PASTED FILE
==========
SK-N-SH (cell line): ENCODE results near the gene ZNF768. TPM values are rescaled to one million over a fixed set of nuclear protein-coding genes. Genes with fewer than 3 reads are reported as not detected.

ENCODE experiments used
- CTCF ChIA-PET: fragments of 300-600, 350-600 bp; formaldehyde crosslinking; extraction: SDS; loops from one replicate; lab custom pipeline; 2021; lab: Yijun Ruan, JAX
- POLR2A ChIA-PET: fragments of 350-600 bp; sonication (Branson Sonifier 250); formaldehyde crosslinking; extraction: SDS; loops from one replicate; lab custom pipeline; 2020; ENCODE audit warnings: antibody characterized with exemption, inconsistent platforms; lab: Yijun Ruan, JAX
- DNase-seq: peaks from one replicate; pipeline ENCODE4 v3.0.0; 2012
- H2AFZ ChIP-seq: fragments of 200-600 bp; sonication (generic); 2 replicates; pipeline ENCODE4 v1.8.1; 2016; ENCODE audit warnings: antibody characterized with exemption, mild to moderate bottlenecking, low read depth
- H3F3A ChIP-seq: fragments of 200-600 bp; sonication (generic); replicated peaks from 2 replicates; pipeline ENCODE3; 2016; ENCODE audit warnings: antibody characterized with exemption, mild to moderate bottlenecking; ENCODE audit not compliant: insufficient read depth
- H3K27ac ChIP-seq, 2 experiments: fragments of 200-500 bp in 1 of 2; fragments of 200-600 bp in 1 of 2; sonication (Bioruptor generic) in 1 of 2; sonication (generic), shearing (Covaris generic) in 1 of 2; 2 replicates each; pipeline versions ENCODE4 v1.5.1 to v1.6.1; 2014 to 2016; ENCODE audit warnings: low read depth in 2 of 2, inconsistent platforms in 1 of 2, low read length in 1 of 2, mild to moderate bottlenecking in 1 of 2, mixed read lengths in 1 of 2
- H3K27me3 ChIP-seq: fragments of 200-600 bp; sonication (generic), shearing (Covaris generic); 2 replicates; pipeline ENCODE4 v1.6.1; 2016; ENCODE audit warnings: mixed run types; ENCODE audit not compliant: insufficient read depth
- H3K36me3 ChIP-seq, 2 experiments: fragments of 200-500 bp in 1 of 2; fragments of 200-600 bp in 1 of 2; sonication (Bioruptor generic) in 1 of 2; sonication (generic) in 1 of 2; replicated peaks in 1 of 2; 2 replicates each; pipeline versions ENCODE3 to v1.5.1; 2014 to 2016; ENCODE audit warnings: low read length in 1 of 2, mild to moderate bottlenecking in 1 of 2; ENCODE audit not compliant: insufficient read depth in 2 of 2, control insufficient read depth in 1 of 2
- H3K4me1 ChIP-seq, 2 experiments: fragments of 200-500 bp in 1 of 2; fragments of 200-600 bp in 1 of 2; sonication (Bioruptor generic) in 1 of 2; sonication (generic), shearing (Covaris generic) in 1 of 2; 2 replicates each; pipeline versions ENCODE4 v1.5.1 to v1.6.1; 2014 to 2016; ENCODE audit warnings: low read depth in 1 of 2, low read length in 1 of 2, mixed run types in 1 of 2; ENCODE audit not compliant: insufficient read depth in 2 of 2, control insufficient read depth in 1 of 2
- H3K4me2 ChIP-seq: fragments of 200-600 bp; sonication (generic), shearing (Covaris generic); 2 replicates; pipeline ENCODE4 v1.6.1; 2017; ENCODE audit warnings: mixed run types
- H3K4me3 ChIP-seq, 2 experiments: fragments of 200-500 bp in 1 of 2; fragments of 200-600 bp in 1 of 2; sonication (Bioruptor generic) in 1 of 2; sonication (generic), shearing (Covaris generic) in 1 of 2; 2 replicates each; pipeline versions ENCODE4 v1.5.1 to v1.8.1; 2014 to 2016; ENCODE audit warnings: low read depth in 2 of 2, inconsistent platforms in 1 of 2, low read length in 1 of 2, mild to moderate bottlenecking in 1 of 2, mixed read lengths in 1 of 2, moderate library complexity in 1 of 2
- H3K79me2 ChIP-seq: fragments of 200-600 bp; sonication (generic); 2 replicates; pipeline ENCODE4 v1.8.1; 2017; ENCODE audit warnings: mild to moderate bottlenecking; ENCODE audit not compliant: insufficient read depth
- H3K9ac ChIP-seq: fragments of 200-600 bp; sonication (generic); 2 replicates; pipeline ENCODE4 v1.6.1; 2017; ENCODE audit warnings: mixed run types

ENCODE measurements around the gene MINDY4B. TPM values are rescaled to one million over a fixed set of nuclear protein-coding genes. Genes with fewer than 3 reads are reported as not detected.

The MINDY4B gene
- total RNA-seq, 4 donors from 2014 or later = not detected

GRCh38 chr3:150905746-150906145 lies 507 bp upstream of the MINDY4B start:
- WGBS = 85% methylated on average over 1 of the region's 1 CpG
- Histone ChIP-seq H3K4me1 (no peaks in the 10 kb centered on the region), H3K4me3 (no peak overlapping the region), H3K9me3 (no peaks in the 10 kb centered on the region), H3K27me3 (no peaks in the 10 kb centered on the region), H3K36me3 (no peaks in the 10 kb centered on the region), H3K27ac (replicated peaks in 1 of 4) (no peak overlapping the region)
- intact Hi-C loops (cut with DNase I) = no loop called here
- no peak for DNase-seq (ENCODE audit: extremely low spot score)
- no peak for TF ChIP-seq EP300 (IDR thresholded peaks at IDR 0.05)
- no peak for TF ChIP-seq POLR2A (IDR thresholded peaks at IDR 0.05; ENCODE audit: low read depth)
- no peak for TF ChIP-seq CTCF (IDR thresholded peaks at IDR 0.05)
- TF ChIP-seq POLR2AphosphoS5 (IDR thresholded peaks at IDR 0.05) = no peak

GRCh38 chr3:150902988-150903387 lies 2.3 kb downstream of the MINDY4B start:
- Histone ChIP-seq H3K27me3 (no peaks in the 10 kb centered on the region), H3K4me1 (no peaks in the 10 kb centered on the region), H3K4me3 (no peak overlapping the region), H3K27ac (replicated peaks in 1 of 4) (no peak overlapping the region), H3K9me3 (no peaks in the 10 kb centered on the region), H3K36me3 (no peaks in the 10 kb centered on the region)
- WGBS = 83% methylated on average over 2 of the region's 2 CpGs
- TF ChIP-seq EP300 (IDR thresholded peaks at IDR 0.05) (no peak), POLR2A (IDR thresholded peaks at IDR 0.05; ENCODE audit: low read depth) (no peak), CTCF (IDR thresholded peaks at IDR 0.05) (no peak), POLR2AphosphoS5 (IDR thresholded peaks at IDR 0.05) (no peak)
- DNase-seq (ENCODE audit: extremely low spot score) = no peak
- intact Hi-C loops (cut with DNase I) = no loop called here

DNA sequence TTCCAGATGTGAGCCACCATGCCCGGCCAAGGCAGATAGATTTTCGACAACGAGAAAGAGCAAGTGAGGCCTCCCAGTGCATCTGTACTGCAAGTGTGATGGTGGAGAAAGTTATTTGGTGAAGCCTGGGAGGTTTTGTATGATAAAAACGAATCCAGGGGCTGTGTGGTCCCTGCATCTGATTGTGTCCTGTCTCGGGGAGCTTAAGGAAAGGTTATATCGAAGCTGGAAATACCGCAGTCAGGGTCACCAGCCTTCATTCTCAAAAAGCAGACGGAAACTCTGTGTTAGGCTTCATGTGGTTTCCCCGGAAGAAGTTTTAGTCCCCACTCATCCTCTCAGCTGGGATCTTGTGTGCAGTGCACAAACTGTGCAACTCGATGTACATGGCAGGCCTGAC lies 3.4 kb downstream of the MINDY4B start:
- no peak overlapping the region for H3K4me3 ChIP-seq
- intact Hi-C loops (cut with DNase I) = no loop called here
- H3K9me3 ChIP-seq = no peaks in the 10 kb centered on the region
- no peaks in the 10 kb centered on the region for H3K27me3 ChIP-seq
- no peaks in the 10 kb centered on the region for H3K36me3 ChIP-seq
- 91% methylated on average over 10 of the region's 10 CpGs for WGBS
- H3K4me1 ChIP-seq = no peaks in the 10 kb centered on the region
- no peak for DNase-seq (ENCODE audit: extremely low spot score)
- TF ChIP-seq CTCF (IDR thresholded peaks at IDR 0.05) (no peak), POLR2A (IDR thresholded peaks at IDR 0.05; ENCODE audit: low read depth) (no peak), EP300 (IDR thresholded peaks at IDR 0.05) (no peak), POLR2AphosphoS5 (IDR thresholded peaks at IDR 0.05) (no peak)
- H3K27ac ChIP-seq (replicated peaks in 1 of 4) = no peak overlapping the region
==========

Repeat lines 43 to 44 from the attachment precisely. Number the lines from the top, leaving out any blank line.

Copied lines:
- TF ChIP-seq CTCF (IDR thresholded peaks at IDR 0.05) (no peak), POLR2A (IDR thresholded peaks at IDR 0.05; ENCODE audit: low read depth) (no peak), EP300 (IDR thresholded peaks at IDR 0.05) (no peak), POLR2AphosphoS5 (IDR thresholded peaks at IDR 0.05) (no peak)
- H3K27ac ChIP-seq (replicated peaks in 1 of 4) = no peak overlapping the region